World's Oldest Known Diving Suit Might Scare Things Out Of You In The Middle Of The Night

Known as the earliest known diving suit, the Old Gentleman enabled divers to check the hulls of ships without having to drydock them.

One must admit that the suit doesn’t have an appealing look, yet the “Old Gentlemen of Raaha” truly fulfilled its purpose, which is to aid divers. It dates back to the early 18th century.

In the 1860s, a Finnnish shipowner and mariner called Captain Johan Leufstadius (1795-1867), gave away the suit to the Raahe Museum, the oldest local museum in Finland, situated on a busy shipping and shipbuilding centre on the Gulf of Bothnia during the 18th century.

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Because the toes of the feet bear resemblance to the traditional Finnish boots, while the hands represent Finnish’s forester mittens, the suit itself is given credits to Finland.

Furthermore, an identical diving suit was depicted by a painting dating back to 1727, on display in the Swedish National Archive, helping to date the suit.

How it was made

The suit is created mainly from leather, with seams stitched with pitch thread and sealed with pitch, which is derived from petroleum, coal tar, or plants. It was coated with a mixture of mutton tallow, tar, and pitch to be waterproof.

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A wooden framework was used to reinforce the hood, preventing it from collapsing under water pressure. An opening for a wooden air pipe is at the peak of the hood. Air was pumped to the diver with a piston pump or a bellows, and discharged through a short pipe on the backside.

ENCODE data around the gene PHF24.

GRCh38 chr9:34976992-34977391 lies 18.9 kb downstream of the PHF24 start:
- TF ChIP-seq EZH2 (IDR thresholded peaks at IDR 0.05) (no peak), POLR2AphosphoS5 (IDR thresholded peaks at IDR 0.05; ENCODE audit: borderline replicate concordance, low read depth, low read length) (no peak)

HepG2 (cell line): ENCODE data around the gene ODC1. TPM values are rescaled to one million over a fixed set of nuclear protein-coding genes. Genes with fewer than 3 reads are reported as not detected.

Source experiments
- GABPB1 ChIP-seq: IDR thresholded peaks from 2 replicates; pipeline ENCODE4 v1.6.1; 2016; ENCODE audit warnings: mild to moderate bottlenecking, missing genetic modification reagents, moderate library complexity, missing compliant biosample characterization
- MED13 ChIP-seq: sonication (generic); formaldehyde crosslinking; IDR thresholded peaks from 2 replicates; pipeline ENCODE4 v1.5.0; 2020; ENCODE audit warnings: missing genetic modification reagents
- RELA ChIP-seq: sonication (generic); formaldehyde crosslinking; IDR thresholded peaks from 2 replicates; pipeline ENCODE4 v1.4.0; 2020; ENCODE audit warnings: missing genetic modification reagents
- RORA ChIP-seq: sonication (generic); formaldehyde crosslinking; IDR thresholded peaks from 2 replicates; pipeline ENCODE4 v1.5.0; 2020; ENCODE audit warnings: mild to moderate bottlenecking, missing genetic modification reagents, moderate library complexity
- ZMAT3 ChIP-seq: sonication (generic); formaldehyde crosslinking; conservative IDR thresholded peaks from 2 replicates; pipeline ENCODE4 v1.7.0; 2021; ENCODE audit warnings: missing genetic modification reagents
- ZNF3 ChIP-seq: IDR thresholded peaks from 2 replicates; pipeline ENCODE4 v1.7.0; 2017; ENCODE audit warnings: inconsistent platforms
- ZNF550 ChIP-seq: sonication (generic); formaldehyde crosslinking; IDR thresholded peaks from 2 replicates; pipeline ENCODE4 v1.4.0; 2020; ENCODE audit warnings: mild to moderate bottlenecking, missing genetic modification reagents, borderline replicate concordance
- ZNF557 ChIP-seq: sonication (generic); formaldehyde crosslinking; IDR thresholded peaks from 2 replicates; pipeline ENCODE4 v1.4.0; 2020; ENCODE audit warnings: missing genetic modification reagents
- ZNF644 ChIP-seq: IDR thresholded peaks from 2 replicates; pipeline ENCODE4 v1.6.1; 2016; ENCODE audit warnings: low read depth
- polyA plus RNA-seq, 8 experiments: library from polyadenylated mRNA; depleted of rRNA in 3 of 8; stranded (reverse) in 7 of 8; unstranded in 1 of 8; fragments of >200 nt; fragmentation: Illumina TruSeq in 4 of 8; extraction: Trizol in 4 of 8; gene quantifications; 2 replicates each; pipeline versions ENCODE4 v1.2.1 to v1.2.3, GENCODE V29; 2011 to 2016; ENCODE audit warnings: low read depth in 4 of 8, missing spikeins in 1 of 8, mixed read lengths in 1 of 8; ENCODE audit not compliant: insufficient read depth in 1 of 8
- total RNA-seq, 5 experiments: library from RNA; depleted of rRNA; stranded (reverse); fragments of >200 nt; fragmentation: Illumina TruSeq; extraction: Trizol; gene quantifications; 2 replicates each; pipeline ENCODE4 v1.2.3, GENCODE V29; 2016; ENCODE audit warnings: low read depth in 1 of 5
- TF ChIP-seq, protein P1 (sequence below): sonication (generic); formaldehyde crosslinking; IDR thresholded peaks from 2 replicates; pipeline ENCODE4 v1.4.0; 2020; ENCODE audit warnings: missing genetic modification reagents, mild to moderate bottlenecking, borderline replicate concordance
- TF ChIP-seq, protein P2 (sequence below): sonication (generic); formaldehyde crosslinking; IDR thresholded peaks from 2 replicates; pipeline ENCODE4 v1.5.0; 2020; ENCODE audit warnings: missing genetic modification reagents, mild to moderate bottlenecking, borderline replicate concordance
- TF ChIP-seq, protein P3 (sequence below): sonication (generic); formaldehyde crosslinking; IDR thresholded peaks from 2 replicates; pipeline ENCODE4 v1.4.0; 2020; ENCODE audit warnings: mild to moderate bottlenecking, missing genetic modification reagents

Divers sporting The Old Gentleman could only remain submerged for a short period of time, because it wasn’t totally watertight and couldn’t withstand high pressure.

A reproduction of The Old Gentleman was created in 1988, named The Young Gentleman, intentionally to check if The Old Gentleman could have operated in reality. The New Gentleman worked without any restrictions in diving depth or duration, able to be submerged for 40 minutes.

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The Old Gentleman has made its way around the world. It was displayed in Philadelphia in the U.S., at London's Sea Finland exhibition in 1985, and at the 1998 World Exposition in Lisbon, Portugal. However, The Old Gentleman's traveling days are over, and today, it is The Young Gentleman that appears in exhibitions around the world.


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